Inspection of our two-dimensional spectra shows the lines to be double and spatially extended in the nuclear region, confirming earlier results. HST and OHP spectra were analysed in terms of Gaussian components, as described in Véron et al. (1997). The emission lines H , [N ii] 6548, 6584, [S ii] 6716, 6731 and [O i] 6300, 6363 (or H and [O iii] 4959, 5007) were fitted by one or several sets of seven (three) Gaussian components; the width and redshift of each component in a set were taken to be the same. Therefore, in addition to the line intensities, the free parameters for each set of lines are one width and one redshift. The intensity ratios of the [N ii] 6548, 6584, [O iii] 4959, 5007 and [O i] 6300, 6363 lines were taken to be equal to 3.00, 2.96 and 3.11, respectively (Osterbrock 1974).
Fitting our large aperture red spectrum with two sets of Gaussians gives unsatisfactory results, with large residuals not only for the H +[N ii] complex, but also for the [O i] lines, which have an obvious blue wing. The best solution is not obtained by adding a broad H component, but rather a third set of Gaussians. This third set of components has a relatively broad width ( 1 460 km s-1), 6584 H = 0.90 and extremely strong [O i] lines ( 6300 H = 0.73). We obtained only an upper limit to the strength of the broad component of the [S ii] lines; while the total [S ii] flux relative to H for the two narrow components is 1.2 and 0.9 respectively, this ratio is 0.5 for the broad component. The same model, with three sets of components, also succeeds in matching the blue spectrum, one set having a large width ( 1 080 km s-1) and 5007 H = 3.59. The width found for the H component is much larger than that of the equivalent H line; this, however, may not be significant since the errors in the H width should be larger, the narrow H and [N ii] components having a considerable relative strength. This "broad" line component has the characteristics of a Liner, while the two "narrow" line components are Seyfert 2-like, with weak [O i] lines and strong [O iii] emission (see Table 2). Although the width of the "broad" component may seem large for a Seyfert 2 or a Liner, it is not exceptional as the line width of the prototype Seyfert 2 galaxy NGC 1068 is 1 500 km s-1 (Marconi et al. 1996).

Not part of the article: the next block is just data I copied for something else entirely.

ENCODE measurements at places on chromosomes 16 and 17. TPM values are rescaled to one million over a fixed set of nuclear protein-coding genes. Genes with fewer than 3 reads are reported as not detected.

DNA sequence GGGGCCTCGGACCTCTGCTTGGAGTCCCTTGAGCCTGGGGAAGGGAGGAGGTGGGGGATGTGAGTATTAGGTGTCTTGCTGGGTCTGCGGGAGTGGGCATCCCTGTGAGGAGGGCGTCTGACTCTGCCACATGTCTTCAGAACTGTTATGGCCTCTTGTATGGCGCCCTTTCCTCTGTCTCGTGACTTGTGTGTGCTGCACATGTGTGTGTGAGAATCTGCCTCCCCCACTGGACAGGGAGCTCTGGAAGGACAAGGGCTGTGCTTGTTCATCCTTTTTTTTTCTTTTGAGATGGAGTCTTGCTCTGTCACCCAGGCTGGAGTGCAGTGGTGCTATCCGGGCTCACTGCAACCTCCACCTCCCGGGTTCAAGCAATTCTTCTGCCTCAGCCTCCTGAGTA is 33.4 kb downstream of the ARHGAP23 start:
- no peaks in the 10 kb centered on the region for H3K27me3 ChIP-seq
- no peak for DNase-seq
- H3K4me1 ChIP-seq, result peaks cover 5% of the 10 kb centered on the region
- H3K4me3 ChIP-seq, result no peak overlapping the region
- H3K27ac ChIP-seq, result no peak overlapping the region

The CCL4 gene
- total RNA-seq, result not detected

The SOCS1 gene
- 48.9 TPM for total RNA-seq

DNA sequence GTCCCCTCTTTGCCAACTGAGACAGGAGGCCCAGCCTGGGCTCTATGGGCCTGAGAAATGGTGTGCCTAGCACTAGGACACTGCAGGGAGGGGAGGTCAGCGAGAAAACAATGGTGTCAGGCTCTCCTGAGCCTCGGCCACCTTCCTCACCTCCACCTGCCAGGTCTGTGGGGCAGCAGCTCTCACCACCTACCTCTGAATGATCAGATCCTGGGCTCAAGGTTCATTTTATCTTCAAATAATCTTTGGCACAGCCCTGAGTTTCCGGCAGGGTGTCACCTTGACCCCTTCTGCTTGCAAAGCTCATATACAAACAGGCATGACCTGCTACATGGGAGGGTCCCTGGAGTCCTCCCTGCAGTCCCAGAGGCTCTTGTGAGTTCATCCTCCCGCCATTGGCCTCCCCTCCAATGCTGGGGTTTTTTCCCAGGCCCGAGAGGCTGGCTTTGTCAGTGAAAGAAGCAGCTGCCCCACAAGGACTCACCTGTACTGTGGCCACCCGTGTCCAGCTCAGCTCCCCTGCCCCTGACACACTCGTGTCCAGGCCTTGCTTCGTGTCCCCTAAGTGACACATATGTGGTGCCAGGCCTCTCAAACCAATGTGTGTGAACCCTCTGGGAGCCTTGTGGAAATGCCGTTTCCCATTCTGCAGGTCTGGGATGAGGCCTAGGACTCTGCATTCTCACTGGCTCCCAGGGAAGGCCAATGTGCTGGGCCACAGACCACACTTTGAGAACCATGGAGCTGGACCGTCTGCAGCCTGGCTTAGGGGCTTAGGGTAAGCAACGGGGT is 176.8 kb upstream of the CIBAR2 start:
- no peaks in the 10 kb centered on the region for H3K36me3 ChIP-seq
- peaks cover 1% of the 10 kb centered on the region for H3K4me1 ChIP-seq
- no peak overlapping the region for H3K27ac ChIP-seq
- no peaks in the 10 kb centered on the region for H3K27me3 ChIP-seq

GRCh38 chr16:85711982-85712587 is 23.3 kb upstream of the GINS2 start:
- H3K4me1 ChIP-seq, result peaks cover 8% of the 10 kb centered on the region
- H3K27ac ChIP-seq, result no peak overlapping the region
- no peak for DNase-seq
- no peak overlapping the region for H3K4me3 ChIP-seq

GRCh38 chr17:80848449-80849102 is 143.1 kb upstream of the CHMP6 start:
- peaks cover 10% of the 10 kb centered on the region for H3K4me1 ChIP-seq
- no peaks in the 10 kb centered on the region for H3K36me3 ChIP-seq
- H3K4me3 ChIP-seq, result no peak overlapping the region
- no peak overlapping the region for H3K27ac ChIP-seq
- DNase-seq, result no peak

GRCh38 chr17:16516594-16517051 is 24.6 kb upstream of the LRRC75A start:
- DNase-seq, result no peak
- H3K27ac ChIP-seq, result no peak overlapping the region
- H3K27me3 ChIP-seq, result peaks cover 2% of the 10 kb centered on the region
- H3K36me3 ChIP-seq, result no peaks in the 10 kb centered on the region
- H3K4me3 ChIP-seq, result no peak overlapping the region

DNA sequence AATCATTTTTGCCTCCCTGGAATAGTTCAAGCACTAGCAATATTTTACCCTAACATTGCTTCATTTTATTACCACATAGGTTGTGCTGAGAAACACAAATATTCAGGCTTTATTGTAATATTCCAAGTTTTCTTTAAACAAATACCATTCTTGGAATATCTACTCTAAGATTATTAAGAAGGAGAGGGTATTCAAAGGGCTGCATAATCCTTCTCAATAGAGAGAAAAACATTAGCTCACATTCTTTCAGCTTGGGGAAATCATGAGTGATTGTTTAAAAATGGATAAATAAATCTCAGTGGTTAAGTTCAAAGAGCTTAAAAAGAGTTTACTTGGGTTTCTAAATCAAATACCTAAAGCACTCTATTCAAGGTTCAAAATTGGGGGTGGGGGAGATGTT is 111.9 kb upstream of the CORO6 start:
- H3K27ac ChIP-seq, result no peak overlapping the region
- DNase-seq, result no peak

Table 2. Line profile fitting results for the OHP and HST spectra. Fluxes are in units of 10-16 erg cm-2 s-1. FWHMs have been corrected for instrumental broadening